I’ve just been looking through some paperwork and came across this article written for Canal Boating Times a couple of years ago. It made me smile – but I stand by every word! Try something new; you never know where it might take you 🙂

Goodbye to an edgy youth? Sign me up, says Sharon Peach.

At the age of 45, I’ve become the owner of two new membership cards, thanks to a wonderful man, Aaran, who recently came into my life. The first – The Caravan Club – I write quickly and with the hope that none of my friends are reading this. I apologise to all caravanning-types, including Aaran, but I remain unconvinced that this is pleasurable way to holiday or travel or cook.

Or sleep.

The second membership is for the National Trust and after twice flashing my card in gothic ruins and desperately romantic castles, I conclude that there might just be something in this. I’m warming to the idea of entering a new phase of life which combines romance with tragedy, whilst allowing me to unpack a wicker hamper of delicious morsels. They have tearooms, too, straight from a Farrow and Ball catalogue.

Holiday plans

A narrowboat mini-break seemed like the logical next step for a tragic/romantic woman who has apparently left her edgy* youth back in 2015. Aaran was so excited by his birthday surprise that I couldn’t help but be swept along with the planning and we took this very seriously. We studied the map of the Grand Union Canal (Stoke Bruerne to Leicester) with beers in our hands and watched The Boater’s DVD twice, pressing pause to practice the knots with green string around pencils. I made lists: lemons for the G&Ts, a selection of holiday reading, a bit of sunscreen. I barely gave a moment’s thought to the reality of driving a big boat along a strip of water under tiny bridges.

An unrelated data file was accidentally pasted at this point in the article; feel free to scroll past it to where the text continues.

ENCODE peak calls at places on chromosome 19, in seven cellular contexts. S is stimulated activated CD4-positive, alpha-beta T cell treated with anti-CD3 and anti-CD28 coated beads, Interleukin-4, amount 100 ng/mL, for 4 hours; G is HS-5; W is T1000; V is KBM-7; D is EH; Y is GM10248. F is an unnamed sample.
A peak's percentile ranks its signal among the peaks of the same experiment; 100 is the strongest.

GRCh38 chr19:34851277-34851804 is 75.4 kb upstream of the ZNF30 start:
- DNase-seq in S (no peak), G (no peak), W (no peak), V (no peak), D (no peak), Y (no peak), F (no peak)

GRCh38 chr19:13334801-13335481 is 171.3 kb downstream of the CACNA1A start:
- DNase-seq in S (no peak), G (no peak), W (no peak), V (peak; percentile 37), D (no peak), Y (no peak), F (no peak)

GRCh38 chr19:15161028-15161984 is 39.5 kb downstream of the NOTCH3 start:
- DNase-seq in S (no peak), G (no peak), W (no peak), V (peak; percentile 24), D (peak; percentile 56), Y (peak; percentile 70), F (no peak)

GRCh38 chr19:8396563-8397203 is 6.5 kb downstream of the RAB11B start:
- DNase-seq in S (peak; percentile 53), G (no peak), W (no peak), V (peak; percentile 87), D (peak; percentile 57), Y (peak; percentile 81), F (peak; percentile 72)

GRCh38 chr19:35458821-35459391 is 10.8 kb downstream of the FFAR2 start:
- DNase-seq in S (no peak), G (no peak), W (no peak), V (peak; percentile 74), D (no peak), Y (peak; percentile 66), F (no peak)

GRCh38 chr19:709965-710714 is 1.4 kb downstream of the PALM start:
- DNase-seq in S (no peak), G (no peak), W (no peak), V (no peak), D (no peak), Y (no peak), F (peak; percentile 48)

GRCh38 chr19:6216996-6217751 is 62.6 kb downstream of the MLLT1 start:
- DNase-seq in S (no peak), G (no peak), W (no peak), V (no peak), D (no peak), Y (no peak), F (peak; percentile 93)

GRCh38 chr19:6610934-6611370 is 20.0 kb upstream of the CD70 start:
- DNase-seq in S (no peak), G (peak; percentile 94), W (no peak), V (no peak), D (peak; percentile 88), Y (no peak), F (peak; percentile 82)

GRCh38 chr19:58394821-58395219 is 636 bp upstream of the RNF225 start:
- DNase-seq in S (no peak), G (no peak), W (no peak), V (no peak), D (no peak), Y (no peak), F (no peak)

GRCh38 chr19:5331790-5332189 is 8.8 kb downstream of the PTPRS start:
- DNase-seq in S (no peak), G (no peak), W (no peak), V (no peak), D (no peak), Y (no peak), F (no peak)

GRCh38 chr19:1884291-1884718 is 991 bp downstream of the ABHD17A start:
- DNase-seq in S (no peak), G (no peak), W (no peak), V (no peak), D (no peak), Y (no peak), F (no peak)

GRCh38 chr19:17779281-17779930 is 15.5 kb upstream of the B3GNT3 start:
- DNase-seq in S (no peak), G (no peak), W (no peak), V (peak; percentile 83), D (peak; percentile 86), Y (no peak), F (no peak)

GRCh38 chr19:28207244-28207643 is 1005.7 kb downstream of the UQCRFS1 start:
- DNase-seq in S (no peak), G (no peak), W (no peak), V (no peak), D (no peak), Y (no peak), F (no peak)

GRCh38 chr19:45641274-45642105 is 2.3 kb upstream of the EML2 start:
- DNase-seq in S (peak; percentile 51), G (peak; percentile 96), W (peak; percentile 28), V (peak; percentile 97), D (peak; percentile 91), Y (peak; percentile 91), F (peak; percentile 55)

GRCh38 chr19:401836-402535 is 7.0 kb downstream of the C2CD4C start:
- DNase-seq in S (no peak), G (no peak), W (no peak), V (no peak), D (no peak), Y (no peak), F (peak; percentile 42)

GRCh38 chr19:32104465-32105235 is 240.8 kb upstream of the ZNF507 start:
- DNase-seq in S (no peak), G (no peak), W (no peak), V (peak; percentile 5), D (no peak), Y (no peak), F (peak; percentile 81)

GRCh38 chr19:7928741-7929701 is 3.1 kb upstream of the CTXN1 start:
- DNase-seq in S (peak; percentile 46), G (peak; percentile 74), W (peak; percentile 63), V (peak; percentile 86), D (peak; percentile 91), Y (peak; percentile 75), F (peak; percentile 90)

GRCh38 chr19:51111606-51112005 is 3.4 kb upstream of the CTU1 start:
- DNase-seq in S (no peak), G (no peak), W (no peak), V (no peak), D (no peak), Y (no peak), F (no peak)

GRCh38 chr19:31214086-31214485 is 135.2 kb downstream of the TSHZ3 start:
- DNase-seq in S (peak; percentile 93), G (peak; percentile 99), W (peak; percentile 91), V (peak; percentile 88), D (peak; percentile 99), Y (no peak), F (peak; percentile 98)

And what a reality it was.

Slo-mo catastrophes

Firstly – it’s HARD. I mean, really difficult. Aaran took to the steering thing amazingly quickly but I promptly discovered a dubious talent for pingponging across the width of the canal (admittedly not far) in a bid to learn my right from my left.

I say promptly, but of course nothing really happens that way because a narrowboat exists in a timewarp all of its own. They don’t put that on the DVD. Disasters loom slowly. Crashes progress gently. Ramblers overtake you. There’s plenty of time for a bit of helpless laughter when you realise you’re about to get stuck in the mud. Passers-by will mosey on over to help you swing a bridge to one side to let your boat pass. And should your crewmember abandon ship with it still in gear, there’s even time to shout a warning at the boat moored ahead and look on in helpless fascination at the outcome.


Oh yes, boating can be edgy.

It can also be the most inspirational, motivating, surprising and glorious mini-break you could ever imagine. We travelled no further than seven miles from home and it felt like a different world. We were cocooned from towns and roads and rules. Park anywhere along the towpath. Have a waterside lunch at 11am. Or 4pm. And – believe this – there is only one key. For everything. Feeling like Alice in Wonderland, we skipped our way around the Grand Union opening water cupboards, swing bridges, bin stores and gates. With one single holy-moly-this-bloody-works key.

You’ll probably guess, I’m not going to let this one go. I may be 45 year old and officially past it, but I seriously don’t care. If this is middle-age, sign me up.


*This is a very big exaggeration.